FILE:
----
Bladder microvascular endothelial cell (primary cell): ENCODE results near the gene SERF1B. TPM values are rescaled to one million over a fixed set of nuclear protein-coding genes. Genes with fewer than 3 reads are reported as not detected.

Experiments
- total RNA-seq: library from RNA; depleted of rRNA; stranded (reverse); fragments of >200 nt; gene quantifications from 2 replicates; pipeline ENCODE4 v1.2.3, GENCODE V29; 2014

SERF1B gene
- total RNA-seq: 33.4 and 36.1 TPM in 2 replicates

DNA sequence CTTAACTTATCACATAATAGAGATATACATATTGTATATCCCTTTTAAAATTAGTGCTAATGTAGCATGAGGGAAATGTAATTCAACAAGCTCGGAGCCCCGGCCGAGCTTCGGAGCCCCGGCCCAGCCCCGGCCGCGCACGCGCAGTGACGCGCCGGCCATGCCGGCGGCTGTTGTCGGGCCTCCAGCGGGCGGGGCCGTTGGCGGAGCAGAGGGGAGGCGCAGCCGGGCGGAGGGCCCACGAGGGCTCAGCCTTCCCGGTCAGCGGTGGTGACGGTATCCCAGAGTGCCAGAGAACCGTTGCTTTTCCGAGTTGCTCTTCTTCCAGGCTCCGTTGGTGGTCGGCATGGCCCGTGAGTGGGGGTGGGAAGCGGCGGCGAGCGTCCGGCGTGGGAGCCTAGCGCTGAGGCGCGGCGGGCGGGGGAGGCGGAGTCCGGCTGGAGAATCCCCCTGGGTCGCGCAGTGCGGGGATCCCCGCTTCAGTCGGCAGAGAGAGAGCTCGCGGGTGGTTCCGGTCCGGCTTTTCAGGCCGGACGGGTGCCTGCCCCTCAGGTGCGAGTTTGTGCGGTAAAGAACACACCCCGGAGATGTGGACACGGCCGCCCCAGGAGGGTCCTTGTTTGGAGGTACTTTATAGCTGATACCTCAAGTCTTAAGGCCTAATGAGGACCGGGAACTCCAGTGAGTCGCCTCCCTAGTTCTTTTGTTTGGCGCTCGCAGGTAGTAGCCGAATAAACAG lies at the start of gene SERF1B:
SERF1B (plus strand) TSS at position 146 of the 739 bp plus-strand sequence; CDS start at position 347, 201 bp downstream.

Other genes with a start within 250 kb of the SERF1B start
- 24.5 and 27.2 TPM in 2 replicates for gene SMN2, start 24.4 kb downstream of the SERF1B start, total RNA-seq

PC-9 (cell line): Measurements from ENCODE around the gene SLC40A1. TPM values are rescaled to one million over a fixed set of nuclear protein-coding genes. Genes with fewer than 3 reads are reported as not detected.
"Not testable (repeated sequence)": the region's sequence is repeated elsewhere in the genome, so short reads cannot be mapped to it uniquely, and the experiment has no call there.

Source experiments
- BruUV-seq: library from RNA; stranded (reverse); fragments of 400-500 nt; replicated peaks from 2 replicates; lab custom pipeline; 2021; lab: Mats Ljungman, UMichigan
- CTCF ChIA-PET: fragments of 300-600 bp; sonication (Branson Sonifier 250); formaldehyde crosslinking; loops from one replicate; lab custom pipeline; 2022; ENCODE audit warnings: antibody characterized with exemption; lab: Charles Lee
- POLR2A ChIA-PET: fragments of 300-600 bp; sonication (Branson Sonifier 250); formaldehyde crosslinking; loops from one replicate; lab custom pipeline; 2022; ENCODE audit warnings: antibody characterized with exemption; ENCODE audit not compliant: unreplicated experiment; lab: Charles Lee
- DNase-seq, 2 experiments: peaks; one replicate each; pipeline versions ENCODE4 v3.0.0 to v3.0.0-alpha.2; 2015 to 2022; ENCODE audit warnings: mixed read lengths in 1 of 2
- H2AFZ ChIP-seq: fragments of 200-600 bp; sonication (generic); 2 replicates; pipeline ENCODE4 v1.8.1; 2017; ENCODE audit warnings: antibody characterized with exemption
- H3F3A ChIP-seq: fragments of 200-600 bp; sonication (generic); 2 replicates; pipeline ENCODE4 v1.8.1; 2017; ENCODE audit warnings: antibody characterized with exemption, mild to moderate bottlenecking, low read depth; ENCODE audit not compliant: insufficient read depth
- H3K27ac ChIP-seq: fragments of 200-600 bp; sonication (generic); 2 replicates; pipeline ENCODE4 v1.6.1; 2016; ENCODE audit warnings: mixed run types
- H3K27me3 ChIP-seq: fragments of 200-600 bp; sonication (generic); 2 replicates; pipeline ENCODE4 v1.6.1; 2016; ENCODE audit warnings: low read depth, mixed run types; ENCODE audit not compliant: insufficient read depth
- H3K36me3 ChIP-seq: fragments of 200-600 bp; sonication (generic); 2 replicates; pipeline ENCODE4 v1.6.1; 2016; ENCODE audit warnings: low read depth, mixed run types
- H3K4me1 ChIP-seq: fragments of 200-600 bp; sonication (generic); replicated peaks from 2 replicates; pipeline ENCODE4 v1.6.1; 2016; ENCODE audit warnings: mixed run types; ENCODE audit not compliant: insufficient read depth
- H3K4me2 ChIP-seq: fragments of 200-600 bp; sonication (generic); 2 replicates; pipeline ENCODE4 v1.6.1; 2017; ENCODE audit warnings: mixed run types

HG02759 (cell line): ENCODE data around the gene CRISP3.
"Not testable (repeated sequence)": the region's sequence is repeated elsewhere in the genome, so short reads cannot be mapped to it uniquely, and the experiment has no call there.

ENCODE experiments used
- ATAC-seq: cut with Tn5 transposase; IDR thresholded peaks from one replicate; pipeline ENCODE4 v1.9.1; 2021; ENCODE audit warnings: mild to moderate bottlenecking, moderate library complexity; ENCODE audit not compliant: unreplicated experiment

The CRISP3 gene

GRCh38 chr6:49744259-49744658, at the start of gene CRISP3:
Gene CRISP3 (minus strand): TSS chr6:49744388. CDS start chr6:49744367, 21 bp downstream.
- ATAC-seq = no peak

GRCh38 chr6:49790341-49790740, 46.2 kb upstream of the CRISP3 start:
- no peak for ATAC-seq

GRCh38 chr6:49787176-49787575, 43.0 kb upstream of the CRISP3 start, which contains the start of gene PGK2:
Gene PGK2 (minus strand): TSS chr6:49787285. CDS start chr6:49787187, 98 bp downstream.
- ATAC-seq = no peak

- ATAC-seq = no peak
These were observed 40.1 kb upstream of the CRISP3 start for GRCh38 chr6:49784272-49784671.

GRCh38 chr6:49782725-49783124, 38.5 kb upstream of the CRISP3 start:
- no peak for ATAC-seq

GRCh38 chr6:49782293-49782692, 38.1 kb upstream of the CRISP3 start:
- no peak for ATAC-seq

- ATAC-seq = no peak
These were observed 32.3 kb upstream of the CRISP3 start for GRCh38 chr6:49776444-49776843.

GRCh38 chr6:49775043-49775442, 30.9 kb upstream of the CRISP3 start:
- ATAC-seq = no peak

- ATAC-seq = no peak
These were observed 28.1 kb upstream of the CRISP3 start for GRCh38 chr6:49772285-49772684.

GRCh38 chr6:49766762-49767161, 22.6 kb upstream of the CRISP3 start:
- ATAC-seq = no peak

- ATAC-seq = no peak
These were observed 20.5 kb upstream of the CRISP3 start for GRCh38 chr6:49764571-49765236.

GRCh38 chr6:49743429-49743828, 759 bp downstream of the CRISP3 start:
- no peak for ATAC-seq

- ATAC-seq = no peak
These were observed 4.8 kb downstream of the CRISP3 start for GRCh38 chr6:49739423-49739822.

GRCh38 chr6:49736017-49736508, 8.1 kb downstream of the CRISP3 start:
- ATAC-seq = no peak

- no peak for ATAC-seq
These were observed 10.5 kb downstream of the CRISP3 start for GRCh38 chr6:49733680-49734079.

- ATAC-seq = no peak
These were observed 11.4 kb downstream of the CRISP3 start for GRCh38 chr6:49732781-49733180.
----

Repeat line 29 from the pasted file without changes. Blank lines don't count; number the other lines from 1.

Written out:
GRCh38 chr6:49744259-49744658, at the start of gene CRISP3: